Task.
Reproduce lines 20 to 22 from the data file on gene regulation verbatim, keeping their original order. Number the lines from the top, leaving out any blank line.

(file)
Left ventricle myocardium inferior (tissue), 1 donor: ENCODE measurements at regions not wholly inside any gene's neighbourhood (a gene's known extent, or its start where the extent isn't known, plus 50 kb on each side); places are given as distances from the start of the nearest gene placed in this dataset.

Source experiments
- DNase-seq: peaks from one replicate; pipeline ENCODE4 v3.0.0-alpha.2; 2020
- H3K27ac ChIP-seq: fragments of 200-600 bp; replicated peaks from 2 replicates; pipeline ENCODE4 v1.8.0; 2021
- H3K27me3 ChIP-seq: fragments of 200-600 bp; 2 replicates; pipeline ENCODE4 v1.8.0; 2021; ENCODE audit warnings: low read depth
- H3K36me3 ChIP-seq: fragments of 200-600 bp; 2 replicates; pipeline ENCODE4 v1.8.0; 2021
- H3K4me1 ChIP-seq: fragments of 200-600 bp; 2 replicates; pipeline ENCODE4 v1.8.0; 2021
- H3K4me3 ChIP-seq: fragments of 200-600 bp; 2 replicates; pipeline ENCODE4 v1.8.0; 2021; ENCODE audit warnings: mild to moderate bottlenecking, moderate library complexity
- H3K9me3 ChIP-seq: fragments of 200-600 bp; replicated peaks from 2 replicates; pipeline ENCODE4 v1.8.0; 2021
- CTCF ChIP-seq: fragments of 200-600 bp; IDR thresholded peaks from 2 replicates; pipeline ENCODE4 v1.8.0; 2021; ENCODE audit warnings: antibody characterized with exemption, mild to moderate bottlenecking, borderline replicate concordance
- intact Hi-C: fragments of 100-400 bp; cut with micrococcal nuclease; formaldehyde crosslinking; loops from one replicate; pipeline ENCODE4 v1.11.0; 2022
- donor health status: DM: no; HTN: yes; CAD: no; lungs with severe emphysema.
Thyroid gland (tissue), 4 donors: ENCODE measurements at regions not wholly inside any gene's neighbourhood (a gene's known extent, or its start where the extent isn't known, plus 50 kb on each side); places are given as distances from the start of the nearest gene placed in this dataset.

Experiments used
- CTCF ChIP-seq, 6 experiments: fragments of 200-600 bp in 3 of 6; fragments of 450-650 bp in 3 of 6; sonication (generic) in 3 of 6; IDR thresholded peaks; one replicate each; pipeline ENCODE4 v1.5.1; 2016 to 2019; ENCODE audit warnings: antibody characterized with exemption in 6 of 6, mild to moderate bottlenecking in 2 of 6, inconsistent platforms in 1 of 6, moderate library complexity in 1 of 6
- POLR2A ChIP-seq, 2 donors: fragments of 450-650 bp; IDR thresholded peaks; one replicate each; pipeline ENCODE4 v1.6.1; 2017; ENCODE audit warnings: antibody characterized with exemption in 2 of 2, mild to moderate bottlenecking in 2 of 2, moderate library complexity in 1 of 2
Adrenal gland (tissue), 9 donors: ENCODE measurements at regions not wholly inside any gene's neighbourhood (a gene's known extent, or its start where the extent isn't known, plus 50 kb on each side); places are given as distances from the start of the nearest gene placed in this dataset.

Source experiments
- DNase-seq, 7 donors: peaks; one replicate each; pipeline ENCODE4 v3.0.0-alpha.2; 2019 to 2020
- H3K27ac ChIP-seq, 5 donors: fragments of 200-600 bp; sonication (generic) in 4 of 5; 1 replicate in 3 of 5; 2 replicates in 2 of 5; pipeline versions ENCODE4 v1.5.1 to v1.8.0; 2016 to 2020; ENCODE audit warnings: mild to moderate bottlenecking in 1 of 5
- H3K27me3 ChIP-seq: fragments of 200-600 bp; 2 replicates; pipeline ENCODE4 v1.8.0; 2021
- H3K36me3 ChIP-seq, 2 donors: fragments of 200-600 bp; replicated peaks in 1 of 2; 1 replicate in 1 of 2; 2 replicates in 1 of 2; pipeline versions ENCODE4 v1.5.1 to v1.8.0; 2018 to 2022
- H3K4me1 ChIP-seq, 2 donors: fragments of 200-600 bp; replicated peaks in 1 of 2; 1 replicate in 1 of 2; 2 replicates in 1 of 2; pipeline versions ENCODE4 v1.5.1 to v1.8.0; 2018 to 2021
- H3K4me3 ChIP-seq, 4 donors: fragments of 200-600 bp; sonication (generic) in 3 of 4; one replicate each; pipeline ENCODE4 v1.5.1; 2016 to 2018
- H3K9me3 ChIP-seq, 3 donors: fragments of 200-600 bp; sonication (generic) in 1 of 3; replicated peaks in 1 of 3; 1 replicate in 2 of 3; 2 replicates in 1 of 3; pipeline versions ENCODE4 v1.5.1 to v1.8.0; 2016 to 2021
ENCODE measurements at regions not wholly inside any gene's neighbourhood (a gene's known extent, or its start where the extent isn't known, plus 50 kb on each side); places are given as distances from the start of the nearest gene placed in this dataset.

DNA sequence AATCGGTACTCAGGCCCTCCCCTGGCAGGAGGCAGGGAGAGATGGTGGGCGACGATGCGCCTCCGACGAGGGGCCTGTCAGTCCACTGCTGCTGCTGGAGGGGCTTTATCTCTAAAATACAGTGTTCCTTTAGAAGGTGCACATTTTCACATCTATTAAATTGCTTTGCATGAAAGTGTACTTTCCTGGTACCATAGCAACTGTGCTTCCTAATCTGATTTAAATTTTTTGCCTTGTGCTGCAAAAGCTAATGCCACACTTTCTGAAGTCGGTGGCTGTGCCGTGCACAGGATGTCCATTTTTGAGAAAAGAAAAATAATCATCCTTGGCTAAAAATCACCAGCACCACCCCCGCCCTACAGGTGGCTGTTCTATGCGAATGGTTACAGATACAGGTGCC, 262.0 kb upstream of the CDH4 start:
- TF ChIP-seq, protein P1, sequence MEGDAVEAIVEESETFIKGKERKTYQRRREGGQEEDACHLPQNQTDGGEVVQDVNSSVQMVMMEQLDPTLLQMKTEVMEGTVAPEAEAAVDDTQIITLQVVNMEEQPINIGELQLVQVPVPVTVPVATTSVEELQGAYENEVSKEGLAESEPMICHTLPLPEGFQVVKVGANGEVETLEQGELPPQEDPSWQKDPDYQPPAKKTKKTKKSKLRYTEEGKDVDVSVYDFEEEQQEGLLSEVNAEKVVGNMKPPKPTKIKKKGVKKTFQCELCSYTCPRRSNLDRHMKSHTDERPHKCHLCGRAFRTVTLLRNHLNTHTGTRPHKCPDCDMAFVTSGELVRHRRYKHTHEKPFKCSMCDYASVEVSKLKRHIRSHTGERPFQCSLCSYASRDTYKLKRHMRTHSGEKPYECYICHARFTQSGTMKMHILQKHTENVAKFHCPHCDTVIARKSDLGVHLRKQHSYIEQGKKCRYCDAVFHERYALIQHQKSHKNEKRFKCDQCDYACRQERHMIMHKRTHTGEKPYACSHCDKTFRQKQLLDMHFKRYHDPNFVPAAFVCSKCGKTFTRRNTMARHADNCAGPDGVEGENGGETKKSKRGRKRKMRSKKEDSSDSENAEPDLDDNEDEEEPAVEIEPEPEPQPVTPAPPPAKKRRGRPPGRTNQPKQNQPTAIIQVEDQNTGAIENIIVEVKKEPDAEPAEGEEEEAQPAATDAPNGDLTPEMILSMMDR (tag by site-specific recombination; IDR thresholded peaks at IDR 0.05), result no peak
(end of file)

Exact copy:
- H3K27ac ChIP-seq, 5 donors: fragments of 200-600 bp; sonication (generic) in 4 of 5; 1 replicate in 3 of 5; 2 replicates in 2 of 5; pipeline versions ENCODE4 v1.5.1 to v1.8.0; 2016 to 2020; ENCODE audit warnings: mild to moderate bottlenecking in 1 of 5
- H3K27me3 ChIP-seq: fragments of 200-600 bp; 2 replicates; pipeline ENCODE4 v1.8.0; 2021
- H3K36me3 ChIP-seq, 2 donors: fragments of 200-600 bp; replicated peaks in 1 of 2; 1 replicate in 1 of 2; 2 replicates in 1 of 2; pipeline versions ENCODE4 v1.5.1 to v1.8.0; 2018 to 2022